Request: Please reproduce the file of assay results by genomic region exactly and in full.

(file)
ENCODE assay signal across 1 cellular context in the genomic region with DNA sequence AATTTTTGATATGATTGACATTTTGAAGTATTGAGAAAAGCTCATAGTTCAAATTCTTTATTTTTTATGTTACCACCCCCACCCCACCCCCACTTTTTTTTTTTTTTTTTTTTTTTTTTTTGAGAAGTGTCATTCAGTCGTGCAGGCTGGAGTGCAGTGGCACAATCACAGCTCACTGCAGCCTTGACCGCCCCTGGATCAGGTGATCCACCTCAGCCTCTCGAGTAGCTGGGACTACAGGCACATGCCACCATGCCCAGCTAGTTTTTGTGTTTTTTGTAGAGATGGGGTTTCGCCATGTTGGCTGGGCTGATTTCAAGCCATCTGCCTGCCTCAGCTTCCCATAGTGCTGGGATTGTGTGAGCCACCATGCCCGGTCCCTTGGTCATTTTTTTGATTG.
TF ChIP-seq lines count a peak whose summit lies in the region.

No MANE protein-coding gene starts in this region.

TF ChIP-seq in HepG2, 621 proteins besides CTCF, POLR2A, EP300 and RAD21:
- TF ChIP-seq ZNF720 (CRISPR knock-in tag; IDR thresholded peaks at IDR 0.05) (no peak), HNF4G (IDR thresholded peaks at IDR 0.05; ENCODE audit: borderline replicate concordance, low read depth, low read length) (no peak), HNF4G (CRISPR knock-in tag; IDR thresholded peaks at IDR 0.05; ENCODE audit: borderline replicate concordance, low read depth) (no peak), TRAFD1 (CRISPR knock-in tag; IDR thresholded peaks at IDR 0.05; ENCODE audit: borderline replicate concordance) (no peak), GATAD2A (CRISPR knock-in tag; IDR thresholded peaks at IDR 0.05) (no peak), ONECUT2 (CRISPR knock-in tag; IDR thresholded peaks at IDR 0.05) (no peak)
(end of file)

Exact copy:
ENCODE assay signal across 1 cellular context in the genomic region with DNA sequence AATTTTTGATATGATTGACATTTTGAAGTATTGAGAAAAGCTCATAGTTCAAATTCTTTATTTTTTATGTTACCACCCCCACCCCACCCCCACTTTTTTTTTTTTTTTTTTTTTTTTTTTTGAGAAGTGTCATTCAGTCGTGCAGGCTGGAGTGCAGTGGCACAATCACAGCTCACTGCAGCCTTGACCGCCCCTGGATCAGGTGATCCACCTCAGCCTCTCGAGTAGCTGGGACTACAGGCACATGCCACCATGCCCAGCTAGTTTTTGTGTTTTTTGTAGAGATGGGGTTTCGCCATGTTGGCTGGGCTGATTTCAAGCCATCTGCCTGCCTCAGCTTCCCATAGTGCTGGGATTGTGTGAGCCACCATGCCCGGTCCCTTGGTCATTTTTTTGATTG.
TF ChIP-seq lines count a peak whose summit lies in the region.

No MANE protein-coding gene starts in this region.

TF ChIP-seq in HepG2, 621 proteins besides CTCF, POLR2A, EP300 and RAD21:
- TF ChIP-seq ZNF720 (CRISPR knock-in tag; IDR thresholded peaks at IDR 0.05) (no peak), HNF4G (IDR thresholded peaks at IDR 0.05; ENCODE audit: borderline replicate concordance, low read depth, low read length) (no peak), HNF4G (CRISPR knock-in tag; IDR thresholded peaks at IDR 0.05; ENCODE audit: borderline replicate concordance, low read depth) (no peak), TRAFD1 (CRISPR knock-in tag; IDR thresholded peaks at IDR 0.05; ENCODE audit: borderline replicate concordance) (no peak), GATAD2A (CRISPR knock-in tag; IDR thresholded peaks at IDR 0.05) (no peak), ONECUT2 (CRISPR knock-in tag; IDR thresholded peaks at IDR 0.05) (no peak)